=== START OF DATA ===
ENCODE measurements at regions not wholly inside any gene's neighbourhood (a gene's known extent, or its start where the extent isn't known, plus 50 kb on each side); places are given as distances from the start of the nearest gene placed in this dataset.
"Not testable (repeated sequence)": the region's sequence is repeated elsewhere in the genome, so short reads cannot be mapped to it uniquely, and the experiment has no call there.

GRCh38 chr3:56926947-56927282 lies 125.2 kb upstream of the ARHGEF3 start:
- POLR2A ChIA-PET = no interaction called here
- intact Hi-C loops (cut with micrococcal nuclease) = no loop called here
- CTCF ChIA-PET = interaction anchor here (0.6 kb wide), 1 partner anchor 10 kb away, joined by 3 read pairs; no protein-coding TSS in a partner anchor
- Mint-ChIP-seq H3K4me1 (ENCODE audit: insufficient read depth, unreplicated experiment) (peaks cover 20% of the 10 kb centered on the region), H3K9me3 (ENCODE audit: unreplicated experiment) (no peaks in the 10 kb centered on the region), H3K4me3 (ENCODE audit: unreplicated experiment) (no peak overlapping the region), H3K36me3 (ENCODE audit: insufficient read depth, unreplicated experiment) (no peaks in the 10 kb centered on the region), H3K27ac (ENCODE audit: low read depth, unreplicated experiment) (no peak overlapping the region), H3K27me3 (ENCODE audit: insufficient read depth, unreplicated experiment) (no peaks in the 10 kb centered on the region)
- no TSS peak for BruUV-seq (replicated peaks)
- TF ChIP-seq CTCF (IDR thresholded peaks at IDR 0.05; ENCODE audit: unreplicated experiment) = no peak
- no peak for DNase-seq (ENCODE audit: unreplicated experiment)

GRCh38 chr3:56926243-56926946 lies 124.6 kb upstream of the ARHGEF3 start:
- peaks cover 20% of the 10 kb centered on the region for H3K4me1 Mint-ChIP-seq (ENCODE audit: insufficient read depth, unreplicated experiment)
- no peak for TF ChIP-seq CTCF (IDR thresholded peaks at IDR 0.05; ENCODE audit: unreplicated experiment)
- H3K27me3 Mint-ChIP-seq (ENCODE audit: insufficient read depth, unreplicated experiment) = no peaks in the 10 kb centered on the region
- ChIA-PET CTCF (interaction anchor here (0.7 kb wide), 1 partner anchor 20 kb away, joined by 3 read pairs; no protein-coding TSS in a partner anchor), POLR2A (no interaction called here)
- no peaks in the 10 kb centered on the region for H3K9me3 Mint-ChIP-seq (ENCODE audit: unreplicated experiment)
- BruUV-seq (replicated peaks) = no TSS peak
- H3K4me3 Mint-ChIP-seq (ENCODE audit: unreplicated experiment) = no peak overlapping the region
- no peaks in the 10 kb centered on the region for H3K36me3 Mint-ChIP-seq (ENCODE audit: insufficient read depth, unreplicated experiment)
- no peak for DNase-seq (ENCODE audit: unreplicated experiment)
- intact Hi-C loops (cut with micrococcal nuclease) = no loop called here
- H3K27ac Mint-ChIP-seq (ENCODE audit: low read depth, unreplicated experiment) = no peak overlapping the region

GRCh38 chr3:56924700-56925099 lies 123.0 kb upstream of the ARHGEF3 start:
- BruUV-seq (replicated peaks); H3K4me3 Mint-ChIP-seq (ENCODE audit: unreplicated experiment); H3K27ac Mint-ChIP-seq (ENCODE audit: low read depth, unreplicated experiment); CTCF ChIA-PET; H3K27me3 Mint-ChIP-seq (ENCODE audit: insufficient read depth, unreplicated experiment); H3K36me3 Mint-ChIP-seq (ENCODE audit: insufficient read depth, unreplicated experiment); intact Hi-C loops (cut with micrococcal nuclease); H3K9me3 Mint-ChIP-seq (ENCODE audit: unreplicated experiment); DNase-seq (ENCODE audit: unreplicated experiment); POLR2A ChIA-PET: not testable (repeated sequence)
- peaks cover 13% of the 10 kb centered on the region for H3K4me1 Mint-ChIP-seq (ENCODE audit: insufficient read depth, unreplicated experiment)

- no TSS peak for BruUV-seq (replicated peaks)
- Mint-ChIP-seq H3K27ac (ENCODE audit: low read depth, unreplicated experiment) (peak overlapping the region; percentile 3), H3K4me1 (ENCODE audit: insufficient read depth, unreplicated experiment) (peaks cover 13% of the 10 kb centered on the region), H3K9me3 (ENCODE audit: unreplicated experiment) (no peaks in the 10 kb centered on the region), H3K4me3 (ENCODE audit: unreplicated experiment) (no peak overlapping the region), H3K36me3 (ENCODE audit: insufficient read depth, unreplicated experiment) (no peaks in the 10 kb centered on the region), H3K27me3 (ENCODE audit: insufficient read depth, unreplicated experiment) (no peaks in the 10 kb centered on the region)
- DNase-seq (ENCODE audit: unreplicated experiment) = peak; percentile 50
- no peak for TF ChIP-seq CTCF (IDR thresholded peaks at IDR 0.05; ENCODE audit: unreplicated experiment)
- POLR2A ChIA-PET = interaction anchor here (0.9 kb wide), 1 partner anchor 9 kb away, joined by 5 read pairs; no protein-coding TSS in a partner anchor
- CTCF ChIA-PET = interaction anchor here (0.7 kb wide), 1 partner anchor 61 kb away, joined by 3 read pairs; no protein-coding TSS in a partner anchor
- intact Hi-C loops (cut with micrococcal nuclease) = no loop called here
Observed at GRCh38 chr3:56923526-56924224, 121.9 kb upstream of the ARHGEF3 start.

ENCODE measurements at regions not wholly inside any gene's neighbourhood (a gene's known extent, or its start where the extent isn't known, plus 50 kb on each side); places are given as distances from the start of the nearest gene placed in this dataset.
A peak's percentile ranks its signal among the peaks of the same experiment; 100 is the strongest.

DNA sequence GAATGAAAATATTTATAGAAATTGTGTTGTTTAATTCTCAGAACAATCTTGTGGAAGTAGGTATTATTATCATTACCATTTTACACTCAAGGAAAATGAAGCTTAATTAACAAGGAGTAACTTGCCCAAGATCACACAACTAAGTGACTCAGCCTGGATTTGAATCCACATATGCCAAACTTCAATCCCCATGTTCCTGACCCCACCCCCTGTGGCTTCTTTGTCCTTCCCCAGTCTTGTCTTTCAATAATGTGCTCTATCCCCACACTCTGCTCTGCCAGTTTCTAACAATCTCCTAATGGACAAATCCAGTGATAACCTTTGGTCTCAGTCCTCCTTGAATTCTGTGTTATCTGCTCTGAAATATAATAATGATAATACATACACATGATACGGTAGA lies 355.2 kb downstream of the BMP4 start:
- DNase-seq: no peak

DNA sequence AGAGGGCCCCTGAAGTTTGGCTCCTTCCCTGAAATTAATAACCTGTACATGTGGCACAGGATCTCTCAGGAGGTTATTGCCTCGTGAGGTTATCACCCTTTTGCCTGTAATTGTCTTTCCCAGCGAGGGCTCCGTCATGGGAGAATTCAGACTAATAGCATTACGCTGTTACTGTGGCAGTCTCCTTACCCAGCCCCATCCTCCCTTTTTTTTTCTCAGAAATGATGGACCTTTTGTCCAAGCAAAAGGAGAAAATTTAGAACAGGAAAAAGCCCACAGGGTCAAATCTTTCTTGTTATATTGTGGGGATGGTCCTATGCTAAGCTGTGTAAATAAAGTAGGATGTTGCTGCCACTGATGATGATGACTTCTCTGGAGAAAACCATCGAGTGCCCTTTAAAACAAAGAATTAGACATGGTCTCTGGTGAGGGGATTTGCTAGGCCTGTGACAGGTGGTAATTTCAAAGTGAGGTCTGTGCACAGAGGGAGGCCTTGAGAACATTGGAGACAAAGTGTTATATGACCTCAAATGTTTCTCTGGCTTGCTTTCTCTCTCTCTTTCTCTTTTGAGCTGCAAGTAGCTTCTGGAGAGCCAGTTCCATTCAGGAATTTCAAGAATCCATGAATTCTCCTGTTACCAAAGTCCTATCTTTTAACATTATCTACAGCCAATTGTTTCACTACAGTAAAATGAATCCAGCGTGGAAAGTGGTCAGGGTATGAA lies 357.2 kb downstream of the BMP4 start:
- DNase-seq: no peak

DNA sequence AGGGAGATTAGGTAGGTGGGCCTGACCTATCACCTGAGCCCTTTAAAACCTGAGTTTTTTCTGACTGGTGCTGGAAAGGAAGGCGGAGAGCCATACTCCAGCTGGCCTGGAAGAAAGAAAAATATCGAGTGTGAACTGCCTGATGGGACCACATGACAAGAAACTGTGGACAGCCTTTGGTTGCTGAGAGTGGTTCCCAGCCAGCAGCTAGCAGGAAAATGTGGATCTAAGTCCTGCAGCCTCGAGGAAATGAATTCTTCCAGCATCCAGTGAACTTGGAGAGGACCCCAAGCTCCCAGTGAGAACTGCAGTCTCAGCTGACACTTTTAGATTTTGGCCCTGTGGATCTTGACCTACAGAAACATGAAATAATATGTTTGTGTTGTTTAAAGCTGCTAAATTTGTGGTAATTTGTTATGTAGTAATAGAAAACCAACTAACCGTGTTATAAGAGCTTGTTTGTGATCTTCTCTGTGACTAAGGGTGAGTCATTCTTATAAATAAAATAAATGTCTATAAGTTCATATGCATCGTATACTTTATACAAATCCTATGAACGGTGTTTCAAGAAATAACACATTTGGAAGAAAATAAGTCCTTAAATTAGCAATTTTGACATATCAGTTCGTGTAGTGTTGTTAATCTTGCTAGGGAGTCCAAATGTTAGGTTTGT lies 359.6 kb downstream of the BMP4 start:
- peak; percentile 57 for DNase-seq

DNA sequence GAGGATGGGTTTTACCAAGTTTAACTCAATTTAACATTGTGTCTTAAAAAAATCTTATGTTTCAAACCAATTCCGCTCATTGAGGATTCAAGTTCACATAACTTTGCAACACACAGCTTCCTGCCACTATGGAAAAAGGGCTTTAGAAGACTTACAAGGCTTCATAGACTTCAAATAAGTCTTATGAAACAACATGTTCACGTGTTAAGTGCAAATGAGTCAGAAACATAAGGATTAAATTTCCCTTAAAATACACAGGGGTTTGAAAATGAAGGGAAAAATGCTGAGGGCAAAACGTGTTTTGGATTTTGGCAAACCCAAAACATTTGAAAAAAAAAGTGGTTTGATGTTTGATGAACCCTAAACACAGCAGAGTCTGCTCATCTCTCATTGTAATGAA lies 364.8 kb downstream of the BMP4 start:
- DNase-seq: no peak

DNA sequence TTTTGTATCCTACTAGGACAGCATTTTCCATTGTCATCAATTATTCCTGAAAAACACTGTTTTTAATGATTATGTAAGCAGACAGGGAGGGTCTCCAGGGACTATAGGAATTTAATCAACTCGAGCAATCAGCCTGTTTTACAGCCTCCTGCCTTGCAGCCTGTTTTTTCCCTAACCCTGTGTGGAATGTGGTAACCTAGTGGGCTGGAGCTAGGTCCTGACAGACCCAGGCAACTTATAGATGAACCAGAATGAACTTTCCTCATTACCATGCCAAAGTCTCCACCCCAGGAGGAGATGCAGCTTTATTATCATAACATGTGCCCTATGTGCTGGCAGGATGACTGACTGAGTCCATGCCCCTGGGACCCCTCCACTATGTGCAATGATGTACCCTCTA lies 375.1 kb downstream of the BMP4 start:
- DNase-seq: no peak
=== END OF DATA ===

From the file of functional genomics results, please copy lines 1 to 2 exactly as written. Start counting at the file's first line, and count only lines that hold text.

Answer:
ENCODE measurements at regions not wholly inside any gene's neighbourhood (a gene's known extent, or its start where the extent isn't known, plus 50 kb on each side); places are given as distances from the start of the nearest gene placed in this dataset.
"Not testable (repeated sequence)": the region's sequence is repeated elsewhere in the genome, so short reads cannot be mapped to it uniquely, and the experiment has no call there.